How to Deadhead Petunia Flowers

Overview

A popular flowering annual, petunias add color to the garden from spring until the first frost of autumn. These profusely blooming flowers are available in a range of colors and sizes, making them a suitable addition to both flower beds and pots. Because of their long flowering season, the plants often become unkempt looking after a time. Removing the spent blooms, or deadheading, improves their appearance. Deadheading also stops seed production, encouraging the petunias to continue flowering throughout the warm months.

Step 1

Inspect the petunia bed once weekly while they are in flower. Look for flowers that are beginning to wilt as well as for stems where the petals have already dropped and are now forming seed pods.

Step 2

Grasp the stem between your forefinger and thumb, ¼ to ½ inch beneath each spent flower. Pinch the entire flower head off the plant and discard or compost.

Step 3

Deadhead the entire plant at mid-season or when the plant begins to look leggy and overgrown. Trim off the top 3 to 5 inches of the petunia with a pair of shears. The petunia will return to full bloom within a couple of weeks after severe deadheading.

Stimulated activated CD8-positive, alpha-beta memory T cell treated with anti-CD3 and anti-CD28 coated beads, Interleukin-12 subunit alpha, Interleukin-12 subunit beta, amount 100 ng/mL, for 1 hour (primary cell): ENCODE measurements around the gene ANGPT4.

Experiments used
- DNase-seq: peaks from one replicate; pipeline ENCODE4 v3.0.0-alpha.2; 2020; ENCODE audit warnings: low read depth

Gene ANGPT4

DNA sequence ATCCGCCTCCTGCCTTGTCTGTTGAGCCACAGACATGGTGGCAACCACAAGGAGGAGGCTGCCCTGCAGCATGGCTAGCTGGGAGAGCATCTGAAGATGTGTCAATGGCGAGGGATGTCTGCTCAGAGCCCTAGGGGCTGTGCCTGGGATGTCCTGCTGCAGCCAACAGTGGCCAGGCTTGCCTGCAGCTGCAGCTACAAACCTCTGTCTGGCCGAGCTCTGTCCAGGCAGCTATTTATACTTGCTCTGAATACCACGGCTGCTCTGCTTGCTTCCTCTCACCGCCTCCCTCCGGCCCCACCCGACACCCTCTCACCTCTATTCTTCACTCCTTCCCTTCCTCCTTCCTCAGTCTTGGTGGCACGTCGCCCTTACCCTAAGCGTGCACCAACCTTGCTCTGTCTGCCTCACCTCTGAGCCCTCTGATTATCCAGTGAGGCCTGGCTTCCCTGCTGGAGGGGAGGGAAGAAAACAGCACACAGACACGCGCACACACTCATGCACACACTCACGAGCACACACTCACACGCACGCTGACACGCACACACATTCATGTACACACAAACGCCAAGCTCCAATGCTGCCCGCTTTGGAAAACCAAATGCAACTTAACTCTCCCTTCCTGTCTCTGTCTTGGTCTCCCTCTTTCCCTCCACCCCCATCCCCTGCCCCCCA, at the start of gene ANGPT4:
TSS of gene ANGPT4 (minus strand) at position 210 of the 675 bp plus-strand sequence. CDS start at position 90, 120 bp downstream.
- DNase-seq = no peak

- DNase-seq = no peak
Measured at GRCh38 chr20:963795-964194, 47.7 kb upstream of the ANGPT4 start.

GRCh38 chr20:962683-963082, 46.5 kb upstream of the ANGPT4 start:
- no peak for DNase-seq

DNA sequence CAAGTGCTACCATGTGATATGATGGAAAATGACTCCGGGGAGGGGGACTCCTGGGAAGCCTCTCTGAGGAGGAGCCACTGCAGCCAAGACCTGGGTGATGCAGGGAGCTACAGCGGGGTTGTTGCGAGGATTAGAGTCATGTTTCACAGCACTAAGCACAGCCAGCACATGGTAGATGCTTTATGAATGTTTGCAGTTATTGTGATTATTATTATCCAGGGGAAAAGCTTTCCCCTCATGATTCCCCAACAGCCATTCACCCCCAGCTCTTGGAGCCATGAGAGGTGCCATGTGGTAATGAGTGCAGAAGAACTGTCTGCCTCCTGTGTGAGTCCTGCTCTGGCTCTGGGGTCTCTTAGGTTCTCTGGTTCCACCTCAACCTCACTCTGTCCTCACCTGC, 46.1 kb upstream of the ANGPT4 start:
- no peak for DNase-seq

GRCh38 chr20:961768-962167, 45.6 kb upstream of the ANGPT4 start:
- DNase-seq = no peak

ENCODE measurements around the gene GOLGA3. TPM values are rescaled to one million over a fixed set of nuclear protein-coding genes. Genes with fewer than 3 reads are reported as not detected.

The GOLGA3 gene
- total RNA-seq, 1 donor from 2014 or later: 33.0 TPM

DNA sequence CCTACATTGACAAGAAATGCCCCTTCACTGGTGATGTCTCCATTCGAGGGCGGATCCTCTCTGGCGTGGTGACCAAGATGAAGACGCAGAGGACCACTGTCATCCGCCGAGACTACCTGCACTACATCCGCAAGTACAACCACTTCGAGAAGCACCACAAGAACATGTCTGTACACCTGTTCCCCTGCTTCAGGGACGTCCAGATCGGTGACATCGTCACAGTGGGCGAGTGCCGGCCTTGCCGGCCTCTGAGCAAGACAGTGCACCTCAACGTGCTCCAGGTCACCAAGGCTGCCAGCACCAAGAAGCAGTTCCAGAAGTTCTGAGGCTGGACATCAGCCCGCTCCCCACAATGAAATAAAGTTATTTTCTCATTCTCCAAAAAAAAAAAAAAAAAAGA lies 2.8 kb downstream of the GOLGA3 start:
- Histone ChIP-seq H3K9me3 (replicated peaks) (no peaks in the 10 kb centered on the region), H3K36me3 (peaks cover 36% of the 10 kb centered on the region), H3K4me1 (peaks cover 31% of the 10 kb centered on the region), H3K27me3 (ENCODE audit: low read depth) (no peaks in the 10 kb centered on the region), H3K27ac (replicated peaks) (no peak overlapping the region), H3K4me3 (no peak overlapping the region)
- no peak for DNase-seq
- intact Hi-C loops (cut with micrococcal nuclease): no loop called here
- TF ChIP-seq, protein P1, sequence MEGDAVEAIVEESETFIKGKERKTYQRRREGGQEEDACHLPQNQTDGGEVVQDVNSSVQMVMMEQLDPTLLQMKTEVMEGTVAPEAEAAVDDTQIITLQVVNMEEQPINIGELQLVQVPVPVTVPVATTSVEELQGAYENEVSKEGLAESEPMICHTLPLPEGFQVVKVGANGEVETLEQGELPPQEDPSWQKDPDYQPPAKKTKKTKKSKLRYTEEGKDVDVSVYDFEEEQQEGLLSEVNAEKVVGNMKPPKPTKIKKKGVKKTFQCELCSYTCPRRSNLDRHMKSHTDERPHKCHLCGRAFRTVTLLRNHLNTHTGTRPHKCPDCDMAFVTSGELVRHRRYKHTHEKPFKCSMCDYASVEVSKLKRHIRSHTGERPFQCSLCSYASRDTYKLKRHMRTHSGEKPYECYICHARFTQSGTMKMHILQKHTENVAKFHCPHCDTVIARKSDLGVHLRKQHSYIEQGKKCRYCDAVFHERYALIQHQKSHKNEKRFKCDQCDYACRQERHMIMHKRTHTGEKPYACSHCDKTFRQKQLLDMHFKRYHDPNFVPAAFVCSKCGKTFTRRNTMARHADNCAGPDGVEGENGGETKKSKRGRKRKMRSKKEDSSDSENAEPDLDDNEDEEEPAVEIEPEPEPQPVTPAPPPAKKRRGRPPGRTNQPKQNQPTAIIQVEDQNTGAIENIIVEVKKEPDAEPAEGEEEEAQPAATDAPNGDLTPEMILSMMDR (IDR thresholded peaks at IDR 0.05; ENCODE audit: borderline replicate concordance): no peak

Tips and Warnings

  • Do not leave the dead flowers in the garden after deadheading. Dead plant material provides a breeding ground for disease organisms and insect pests.

Things You'll Need

  • Shears

References

  • North Carolina Cooperative Extension: Deadheading
  • University of Minnesota Extension: Growing Petunias
Keywords: deadhead petunia flowers, prolonging annual bloom, deadheading and pruning

About this Author

Jenny Harrington has been a freelance writer since 2006. Her published articles have appeared in various print and online publications, including the "Dollar Stretcher." Previously, she owned her own business, selling handmade items online, wholesale and at crafts fairs. Harrington's specialties include small business information, crafting, decorating and gardening.